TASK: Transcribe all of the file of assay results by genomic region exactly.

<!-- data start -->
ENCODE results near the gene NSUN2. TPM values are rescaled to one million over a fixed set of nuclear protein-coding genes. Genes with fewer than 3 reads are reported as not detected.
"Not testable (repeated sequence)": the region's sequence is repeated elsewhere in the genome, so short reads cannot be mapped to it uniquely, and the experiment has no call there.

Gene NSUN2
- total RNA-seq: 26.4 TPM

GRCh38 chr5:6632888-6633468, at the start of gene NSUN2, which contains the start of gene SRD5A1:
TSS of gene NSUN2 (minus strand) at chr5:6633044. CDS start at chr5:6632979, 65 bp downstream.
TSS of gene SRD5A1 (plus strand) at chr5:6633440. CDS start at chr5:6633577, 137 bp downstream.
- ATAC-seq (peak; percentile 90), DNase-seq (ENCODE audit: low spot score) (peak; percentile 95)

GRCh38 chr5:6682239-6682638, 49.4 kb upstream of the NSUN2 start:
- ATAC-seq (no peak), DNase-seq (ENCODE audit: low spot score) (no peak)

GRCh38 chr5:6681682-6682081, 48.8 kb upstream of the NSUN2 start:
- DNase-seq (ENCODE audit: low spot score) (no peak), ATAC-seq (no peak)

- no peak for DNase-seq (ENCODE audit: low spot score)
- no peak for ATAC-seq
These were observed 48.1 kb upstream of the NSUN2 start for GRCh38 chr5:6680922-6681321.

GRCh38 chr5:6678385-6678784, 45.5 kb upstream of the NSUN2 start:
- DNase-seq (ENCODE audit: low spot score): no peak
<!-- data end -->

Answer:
ENCODE results near the gene NSUN2. TPM values are rescaled to one million over a fixed set of nuclear protein-coding genes. Genes with fewer than 3 reads are reported as not detected.
"Not testable (repeated sequence)": the region's sequence is repeated elsewhere in the genome, so short reads cannot be mapped to it uniquely, and the experiment has no call there.

Gene NSUN2
- total RNA-seq: 26.4 TPM

GRCh38 chr5:6632888-6633468, at the start of gene NSUN2, which contains the start of gene SRD5A1:
TSS of gene NSUN2 (minus strand) at chr5:6633044. CDS start at chr5:6632979, 65 bp downstream.
TSS of gene SRD5A1 (plus strand) at chr5:6633440. CDS start at chr5:6633577, 137 bp downstream.
- ATAC-seq (peak; percentile 90), DNase-seq (ENCODE audit: low spot score) (peak; percentile 95)

GRCh38 chr5:6682239-6682638, 49.4 kb upstream of the NSUN2 start:
- ATAC-seq (no peak), DNase-seq (ENCODE audit: low spot score) (no peak)

GRCh38 chr5:6681682-6682081, 48.8 kb upstream of the NSUN2 start:
- DNase-seq (ENCODE audit: low spot score) (no peak), ATAC-seq (no peak)

- no peak for DNase-seq (ENCODE audit: low spot score)
- no peak for ATAC-seq
These were observed 48.1 kb upstream of the NSUN2 start for GRCh38 chr5:6680922-6681321.

GRCh38 chr5:6678385-6678784, 45.5 kb upstream of the NSUN2 start:
- DNase-seq (ENCODE audit: low spot score): no peak